Through this paper, I have attempted to examine the manner in which the scope and content of fiduciary obligations has developed, vis-à-vis investment advisers, and have employed the jurisprudence in this field to identify authority, discretion and trust as central elements of such relationships. With capital markets around the world suffering from an investor confidence crisis, the regulatory move to import implementation of fiduciary standards to the brokerage sector seems certain.

Market practices have witnessed the gradually evolving role of brokers who have seamlessly integrated into the investment advisory sector, thereby demonstrating elements of discretion and autonomy in their dealings with clients, without attracting much regulatory attention. This has necessitated academic cognisance of the gradual expansion of application of fiduciary obligations, and its widening scope vis-à-vis inclusion of a prescriptive code of conduct. Amidst such scheme of affairs, the Indian capital markets regime continues to be governed by the archaic 1992 Broker Regulations for brokers. Unsurprisingly, despite the regulatory ambiguity on this subject, the judiciary has stepped in to prioritise the concerns of retail investors, and has made a conscious effort to treat brokers as fiduciaries in a nevertheless irregular fashion. While the merits of the ‘uniform fiduciary standard’ proposal have been heavily debated, it constitutes the first step towards acknowledging the changing realities of the financial services sector in the country.

This article is an attempt to shed light on the question of ‘brokers as fiduciaries’, which has been alien to the Indian academia, even though it has garnered enough attention in the American policy dialogue. Within the contours of this discussion, I have highlighted the instrumentalisation of fiduciary duties as a tool for creating incentives for financial intermediaries to act in the best interests of their clients. The proposal centralises the duty of disclosure, which assumes tremendous significance in a domestic market suffering from rampant self-dealing and conflict of interest scenarios, thus inevitably needing observance of the virtue of ‘single-minded loyalty’ by intermediaries.

Further, the changing transactional power-play, witnessed in terms of broker-client relations, requires to be neutralised by regulatory dynamism. However, the discernible rise of advisory brokers in India needs to be treated with caution, and the amendments suggested in the paper ensure that the application of uniform fiduciary standard refrains from affecting operations of ‘execution-only’ rule-abiding brokers.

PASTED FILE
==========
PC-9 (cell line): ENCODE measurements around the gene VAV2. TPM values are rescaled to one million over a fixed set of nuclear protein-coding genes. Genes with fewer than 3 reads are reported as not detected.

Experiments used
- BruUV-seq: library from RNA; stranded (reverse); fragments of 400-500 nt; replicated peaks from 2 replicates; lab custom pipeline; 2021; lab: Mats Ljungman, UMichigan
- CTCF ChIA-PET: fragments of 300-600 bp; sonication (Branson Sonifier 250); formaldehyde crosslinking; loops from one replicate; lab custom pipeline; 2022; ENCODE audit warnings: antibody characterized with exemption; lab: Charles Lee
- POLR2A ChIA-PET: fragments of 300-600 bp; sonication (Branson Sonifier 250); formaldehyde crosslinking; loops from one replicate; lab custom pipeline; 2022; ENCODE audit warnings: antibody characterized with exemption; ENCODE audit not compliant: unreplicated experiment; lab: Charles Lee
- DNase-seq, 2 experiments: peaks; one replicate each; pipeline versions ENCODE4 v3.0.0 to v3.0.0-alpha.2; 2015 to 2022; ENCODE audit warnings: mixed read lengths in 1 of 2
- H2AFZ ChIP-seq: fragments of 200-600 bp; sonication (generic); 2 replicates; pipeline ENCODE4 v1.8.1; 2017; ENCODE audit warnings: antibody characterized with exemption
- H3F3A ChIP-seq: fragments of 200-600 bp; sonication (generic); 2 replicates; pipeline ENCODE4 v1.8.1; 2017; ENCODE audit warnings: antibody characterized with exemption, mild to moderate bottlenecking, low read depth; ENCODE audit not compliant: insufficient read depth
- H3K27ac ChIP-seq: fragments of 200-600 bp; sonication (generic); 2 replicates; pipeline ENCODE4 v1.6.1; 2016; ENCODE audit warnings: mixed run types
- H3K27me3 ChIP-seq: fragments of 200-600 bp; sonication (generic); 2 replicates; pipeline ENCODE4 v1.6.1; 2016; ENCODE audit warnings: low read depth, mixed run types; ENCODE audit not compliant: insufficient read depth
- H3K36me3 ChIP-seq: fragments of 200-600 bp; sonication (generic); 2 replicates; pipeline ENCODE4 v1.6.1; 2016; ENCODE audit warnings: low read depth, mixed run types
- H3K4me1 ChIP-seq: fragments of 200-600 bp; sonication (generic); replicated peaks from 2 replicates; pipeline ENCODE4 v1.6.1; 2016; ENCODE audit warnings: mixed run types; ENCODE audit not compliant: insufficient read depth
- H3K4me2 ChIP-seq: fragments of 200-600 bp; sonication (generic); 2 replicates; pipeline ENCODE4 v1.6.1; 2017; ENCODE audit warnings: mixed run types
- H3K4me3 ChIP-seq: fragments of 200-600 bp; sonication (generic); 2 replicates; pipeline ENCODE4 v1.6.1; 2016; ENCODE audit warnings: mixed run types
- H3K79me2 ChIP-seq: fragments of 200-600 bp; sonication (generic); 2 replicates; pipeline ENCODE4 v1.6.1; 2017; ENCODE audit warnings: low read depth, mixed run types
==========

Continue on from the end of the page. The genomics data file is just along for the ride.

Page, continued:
Despite its merits, the existing policy move has been criticised on grounds of its open-ended language, resulting in excessive enforcement costs and unstable application. The role of the judiciary will prove to be critical in determining the interpretive framework for theorising fiduciaries in the financial market, and for determining the corresponding duties arising out of operating in such capacity. Given the recent trend of brokers enjoying discretionary control over accounts of clients, the objective of investor protection ought to be prioritised in the regulatory discussions, and the imposition of fiduciary standard can serve as a timely confidence-building measure.

    * 5th Year B.A. LL.B. (Hons.) student at NALSAR University of Law, Hyderabad. I would like to extend my gratitude to Mr. Shashank Singh and Ms. Paridhi Poddar for their editorial assistance. All errors, however, remain solely mine.

  1. Arthur J. Jacobson, Capturing Fiduciary Obligation: Shepherd’s Law of Fiduciaries, 3 Cardozo L. Rev. 519, 520-521 (1982).

  2. Id., 522.

  3. James J. Angel & Douglas Mccabe, Ethical Standards for Stockbrokers: Fiduciary or Suitability?, 115(1) J. of Business Ethics 186-187, (June 2013).

  4. Barbara Black & Jill I. Gross, Economic Suicide: The Collision of Ethics and Risk in Securities Law, 64 U. Piit. L. Rev. 483, 490-92 (2003).

  5. Id.

  6. Nathaniel Graham, Brokers, Advisors and the Fiduciary Standard, Columbia Law School’s Blog on Corporations and The Capital Markets, October 13, 2015, available at (Last visited on March 13, 2016).

  7. Justin Baer & Andrew Ackerman, SEC Head Backs Fiduciary Standards for Brokers, Advisers, The Wall Street Journal, March 17, 2015, available at (Last visited on March 13, 2016).

  8. Arthur B. Laby, Fiduciary Obligations of Brokers-Dealers and Investment Advisers, 55 Vill. L. Rev. 701,702 (2010).

  9. See Paul Miller, The Fiduciary Relationship in Philosophical Foundations of Fiduciary Law 63, 65 (2014 ed.).

  10. Id., 72.

  11. Hodgkinson v. Simms, [1994] 3 SCR 377 (SCC).

  12. Keith Farquhar, Hodgkinson v. Simms: The Latest on the Fiduciary Principle, 29 U. Brit. Colum. L. Rev. 383, 384-385 (1995).

  13. Lorna Schnase, An Investment Adviser’s Fiduciary Duty, August 01, 2010, available at (Last visited on March 15, 2016).

  14. Miller, supra note 9, 36-37.

  15. Jill E. Fisch, Fiduciary Duties and the Analyst Scandals, 58 Ala. L. Rev. 1083, 1094-1095 (2007).

  16. Barry Barbash & Jai Massari, The Investment Advisors Act of 1940: Regulation by Accretion, 39 Rutgers L. J. 627, 627-628 (2008).

  17. Id.

  18. Robert E Plaze, Regulation of Investment Advisers by the US Securities and Exchange Commission, September, 2016, available at (Last visited on March 14, 2016).

  19. Lionel Smith, Fiduciary Relationships: Ensuring the Loyal Exercise of Judgement on Behalf of Another, 130 L. Q. Rev. 608, 619-620 (2014).

  20. Cheryl Goss Weiss, A Review of the Historic Foundations of Broker-Dealer Liability for breach of Fiduciary Duty, 23 J. Corp. L. 112-113 (1997).